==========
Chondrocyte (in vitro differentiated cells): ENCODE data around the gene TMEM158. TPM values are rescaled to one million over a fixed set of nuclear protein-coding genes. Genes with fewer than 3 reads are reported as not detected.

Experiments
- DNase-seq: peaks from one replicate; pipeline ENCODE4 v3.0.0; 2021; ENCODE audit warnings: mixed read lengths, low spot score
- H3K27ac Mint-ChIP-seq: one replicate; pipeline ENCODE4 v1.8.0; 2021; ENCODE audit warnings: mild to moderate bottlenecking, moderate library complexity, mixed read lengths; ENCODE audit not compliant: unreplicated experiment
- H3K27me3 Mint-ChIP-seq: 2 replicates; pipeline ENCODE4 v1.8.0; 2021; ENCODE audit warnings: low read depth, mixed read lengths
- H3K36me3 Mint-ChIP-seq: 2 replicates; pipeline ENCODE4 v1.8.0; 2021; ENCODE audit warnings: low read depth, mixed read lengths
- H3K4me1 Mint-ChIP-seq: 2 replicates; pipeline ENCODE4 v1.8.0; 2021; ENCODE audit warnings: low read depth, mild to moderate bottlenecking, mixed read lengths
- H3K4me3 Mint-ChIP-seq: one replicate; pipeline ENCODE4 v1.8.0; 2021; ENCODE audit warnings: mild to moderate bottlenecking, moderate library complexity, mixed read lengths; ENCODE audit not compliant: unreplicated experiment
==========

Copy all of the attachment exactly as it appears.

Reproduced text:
Chondrocyte (in vitro differentiated cells): ENCODE data around the gene TMEM158. TPM values are rescaled to one million over a fixed set of nuclear protein-coding genes. Genes with fewer than 3 reads are reported as not detected.

Experiments
- DNase-seq: peaks from one replicate; pipeline ENCODE4 v3.0.0; 2021; ENCODE audit warnings: mixed read lengths, low spot score
- H3K27ac Mint-ChIP-seq: one replicate; pipeline ENCODE4 v1.8.0; 2021; ENCODE audit warnings: mild to moderate bottlenecking, moderate library complexity, mixed read lengths; ENCODE audit not compliant: unreplicated experiment
- H3K27me3 Mint-ChIP-seq: 2 replicates; pipeline ENCODE4 v1.8.0; 2021; ENCODE audit warnings: low read depth, mixed read lengths
- H3K36me3 Mint-ChIP-seq: 2 replicates; pipeline ENCODE4 v1.8.0; 2021; ENCODE audit warnings: low read depth, mixed read lengths
- H3K4me1 Mint-ChIP-seq: 2 replicates; pipeline ENCODE4 v1.8.0; 2021; ENCODE audit warnings: low read depth, mild to moderate bottlenecking, mixed read lengths
- H3K4me3 Mint-ChIP-seq: one replicate; pipeline ENCODE4 v1.8.0; 2021; ENCODE audit warnings: mild to moderate bottlenecking, moderate library complexity, mixed read lengths; ENCODE audit not compliant: unreplicated experiment